Junior Bonner (1972) – In the #4 spot on my list of Peckinpah’s films is one that I imagine most people probably haven’t seen — one of the director’s mid-career films that was mostly unsuccessful upon its release, Junior Bonner. Anchored by a strong and more emotionally nuanced portrayal than I’m used to from Steve McQueen as the title character, Junior Bonner is about a man from a famous rodeo family, and his personal quest to conquer an “unrideable” bull (ironically named “Sunshine”). As he travels for the rodeo show, he tries to woo the ladies, reconcile with his drunkard / legendary father, and compromise with his business-minded brother. Stylistically, Peckinpah’s penchant for slow-motion works really well with the bull-riding, cattle-wrangling, etc., adding to the “mythic” quality of the rodeo (as struggle between man and nature) but also allows the underlying humor of those same actions to come through as well. Moreover, Peckinpah plays around with having multiple panels simultaneously within the same frame of film, so, at times, the visual aesthetic takes on a kind of comic-book look/feel, which really works here. But to me, the most interesting aspect of Junior Bonner is its surprising warmth and generosity. If you watch a lot of Peckinpah in a short amount of time (as I was doing for this retrospective), you get accustomed to the director’s typical violence and pessimism — to the point where you come to expect those characteristics (for better or worse). What a remarkable experience, then, to watch a film like Junior Bonner, in which the main character engages with other characters in an empathetic manner! Truly a film that fans of Peckinpah ought to watch as an example of how this director had the ability/talent to vary his tone, though he obviously didn’t do that very often.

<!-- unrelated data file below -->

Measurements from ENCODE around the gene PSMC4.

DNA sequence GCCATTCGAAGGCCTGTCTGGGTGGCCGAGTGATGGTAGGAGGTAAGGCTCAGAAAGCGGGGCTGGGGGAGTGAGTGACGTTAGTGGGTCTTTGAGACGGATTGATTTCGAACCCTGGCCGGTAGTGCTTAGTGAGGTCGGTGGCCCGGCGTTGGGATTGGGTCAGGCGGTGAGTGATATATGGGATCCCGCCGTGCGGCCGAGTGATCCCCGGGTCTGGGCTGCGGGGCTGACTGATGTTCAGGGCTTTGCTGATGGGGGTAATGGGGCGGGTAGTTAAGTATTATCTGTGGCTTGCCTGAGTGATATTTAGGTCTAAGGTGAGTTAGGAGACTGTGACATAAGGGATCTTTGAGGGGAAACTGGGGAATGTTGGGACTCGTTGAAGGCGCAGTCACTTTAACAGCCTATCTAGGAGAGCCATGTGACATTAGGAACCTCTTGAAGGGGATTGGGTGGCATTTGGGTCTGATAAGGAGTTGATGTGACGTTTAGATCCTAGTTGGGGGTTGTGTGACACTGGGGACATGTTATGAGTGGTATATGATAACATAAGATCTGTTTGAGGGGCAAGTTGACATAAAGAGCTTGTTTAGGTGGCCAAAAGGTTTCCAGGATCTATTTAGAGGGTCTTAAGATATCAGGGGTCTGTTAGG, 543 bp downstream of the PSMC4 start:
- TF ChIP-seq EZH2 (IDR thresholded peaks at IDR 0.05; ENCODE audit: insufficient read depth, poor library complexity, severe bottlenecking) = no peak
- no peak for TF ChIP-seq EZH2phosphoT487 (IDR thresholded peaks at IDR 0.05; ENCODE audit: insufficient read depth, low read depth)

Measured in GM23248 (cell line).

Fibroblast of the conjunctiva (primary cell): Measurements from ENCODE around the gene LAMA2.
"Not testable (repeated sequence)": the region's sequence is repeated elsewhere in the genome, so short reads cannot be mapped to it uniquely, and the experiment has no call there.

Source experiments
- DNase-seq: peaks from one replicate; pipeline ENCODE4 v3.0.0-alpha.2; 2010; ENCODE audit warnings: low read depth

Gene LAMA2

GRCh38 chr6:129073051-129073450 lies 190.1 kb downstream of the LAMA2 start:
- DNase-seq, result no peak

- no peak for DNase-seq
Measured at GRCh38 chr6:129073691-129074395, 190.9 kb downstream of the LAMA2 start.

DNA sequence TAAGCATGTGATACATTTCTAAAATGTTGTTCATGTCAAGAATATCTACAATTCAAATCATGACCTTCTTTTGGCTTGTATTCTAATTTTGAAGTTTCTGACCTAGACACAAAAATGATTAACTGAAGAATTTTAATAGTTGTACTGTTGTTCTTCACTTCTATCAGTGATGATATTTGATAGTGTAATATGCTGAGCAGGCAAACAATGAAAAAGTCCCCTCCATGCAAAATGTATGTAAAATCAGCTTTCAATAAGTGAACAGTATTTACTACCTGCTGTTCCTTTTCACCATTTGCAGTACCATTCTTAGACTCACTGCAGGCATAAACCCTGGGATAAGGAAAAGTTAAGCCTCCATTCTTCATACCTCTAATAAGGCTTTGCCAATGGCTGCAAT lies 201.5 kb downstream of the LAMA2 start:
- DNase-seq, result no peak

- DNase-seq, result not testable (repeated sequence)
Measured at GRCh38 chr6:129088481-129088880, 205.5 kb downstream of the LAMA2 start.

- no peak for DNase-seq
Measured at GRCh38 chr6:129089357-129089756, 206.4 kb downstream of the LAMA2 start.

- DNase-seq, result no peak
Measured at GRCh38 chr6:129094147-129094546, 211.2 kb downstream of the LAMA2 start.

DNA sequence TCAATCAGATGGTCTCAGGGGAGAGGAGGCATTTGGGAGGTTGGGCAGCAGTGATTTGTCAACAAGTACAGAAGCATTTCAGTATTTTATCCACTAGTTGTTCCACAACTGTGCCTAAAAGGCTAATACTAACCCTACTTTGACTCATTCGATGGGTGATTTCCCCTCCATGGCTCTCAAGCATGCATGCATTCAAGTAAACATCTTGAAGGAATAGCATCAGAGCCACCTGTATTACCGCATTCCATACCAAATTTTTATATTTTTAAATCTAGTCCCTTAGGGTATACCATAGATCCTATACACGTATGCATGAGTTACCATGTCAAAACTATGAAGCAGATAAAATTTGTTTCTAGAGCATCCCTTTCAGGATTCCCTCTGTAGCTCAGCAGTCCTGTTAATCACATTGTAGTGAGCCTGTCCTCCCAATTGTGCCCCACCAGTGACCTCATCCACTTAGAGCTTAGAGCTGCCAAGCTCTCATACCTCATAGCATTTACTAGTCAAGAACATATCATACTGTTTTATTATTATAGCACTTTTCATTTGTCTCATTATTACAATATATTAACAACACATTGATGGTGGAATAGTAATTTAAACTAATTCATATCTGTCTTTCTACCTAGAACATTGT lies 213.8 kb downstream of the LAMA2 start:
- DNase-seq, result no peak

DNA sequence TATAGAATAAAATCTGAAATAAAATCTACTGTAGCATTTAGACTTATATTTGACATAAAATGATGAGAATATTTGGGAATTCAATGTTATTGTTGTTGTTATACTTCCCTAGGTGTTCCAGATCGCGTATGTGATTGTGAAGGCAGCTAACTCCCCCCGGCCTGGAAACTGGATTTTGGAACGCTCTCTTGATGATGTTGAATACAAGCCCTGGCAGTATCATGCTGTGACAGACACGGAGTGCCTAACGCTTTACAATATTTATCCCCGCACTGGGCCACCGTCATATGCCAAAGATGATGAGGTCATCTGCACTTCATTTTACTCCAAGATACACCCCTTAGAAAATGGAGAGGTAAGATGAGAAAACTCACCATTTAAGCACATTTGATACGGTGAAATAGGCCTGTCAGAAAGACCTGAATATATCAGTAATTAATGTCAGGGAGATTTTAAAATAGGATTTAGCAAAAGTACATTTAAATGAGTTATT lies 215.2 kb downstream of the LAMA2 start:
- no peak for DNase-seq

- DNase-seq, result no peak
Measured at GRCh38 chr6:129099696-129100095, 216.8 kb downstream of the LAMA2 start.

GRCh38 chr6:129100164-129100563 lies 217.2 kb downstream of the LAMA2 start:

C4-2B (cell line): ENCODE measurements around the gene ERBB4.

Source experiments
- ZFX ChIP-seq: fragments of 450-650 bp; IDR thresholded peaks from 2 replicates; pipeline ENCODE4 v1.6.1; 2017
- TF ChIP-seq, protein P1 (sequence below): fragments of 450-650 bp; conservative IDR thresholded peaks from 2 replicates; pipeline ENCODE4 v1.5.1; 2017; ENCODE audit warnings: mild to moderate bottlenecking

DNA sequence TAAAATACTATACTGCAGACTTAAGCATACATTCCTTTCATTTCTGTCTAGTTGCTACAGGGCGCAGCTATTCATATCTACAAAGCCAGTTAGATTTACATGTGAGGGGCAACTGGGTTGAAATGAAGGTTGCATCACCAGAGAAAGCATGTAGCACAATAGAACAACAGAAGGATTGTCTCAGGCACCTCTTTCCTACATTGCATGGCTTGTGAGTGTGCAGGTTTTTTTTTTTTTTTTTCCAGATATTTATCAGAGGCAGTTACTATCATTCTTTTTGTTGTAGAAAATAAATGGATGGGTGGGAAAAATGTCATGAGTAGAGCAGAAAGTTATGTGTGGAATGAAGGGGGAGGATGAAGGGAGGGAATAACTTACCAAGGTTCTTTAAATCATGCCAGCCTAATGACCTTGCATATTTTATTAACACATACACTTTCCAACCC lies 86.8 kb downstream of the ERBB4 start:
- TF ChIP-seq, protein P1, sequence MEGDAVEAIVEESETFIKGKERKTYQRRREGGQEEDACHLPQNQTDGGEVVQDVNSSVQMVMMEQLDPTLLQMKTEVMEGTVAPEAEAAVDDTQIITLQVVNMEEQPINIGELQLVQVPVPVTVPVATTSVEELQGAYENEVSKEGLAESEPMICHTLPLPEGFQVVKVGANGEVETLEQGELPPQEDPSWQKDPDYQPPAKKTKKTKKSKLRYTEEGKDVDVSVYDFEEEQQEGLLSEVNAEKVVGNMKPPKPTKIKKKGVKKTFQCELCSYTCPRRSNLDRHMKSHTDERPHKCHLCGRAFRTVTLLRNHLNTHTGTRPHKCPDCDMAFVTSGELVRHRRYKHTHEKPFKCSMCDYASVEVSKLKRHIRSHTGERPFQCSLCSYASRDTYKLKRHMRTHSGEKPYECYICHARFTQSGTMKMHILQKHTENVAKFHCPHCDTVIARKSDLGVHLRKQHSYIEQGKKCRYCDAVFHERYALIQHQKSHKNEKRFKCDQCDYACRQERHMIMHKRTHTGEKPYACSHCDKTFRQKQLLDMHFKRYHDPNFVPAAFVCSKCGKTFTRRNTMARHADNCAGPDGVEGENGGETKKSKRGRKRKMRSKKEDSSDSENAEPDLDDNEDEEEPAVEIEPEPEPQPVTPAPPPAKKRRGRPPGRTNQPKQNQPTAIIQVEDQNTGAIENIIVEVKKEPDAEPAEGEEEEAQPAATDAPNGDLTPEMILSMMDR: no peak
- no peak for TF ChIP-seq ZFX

Bring Me the Head of Alfredo Garcia (1974) – Peckinpah’s tenth film has certainly gained the most “cult” status among his filmography, and after watching Bring Me the Head of Alfredo Garcia, it’s pretty easy to understand why. If the title didn’t give it away (and apparently they came up with the title first and then developed the movie afterwards), the plot follows a down-on-his-luck piano player named Bennie (Warren Oates), who accepts a deal to find, murder, and then return the head of the eponymous Alfredo Garcia — who has greatly offended a Mexican warlord named “El Jefe.” Bennie and his quasi-fiancee Elita (Isela Vega), who was once in a relationship with Garcia himself, go in search of the man and run into a series of problems — including angry family members, rapey bikers, and deadly hitmen. The imagery here is pretty striking: the Mexican landscape, the rotting head in a bag, the land-shark red convertible, and Peckinpah’s signature use of slow-motion violence in various shootouts. [This was one of Peckinpah’s favorite films, it is said, because he had complete control over every aspect without any studio interference whatsoever.] But the best part here is definitely Oates’s performance. He brings a real weirdness and nervous energy to the role, skulking around in an increasingly dirty white-linen suit, ricocheting emotionally from the highs of love to the lows of insecurity, and somehow (magically?) vanquishing every ruthless gangster and trained hitman who crosses his path. The result is a film that is pure “pulp” and the very definition of a superb “midnight movie.”
The Underrated One